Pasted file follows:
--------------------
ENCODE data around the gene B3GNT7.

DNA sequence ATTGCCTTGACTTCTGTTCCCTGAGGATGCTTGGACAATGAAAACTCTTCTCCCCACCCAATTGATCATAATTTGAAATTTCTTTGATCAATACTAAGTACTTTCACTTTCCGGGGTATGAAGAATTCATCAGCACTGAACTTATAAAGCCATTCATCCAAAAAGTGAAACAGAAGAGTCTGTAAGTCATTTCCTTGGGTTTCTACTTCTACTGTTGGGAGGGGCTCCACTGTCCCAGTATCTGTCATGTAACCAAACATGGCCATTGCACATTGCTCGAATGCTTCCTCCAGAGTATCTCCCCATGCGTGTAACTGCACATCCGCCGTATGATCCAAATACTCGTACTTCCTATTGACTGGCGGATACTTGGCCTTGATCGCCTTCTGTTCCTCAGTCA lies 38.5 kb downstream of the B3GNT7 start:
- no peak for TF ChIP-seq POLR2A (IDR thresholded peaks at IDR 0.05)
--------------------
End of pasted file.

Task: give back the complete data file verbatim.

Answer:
ENCODE data around the gene B3GNT7.

DNA sequence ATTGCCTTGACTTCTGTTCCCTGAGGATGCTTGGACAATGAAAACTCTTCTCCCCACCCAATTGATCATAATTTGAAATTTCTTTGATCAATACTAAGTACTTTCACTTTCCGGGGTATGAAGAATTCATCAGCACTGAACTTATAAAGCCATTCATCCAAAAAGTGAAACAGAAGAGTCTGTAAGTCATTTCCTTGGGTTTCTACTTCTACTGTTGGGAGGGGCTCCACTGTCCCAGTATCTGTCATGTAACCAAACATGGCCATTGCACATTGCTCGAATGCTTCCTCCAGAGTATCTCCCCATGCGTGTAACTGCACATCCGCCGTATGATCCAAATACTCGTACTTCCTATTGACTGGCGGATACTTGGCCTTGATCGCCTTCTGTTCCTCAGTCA lies 38.5 kb downstream of the B3GNT7 start:
- no peak for TF ChIP-seq POLR2A (IDR thresholded peaks at IDR 0.05)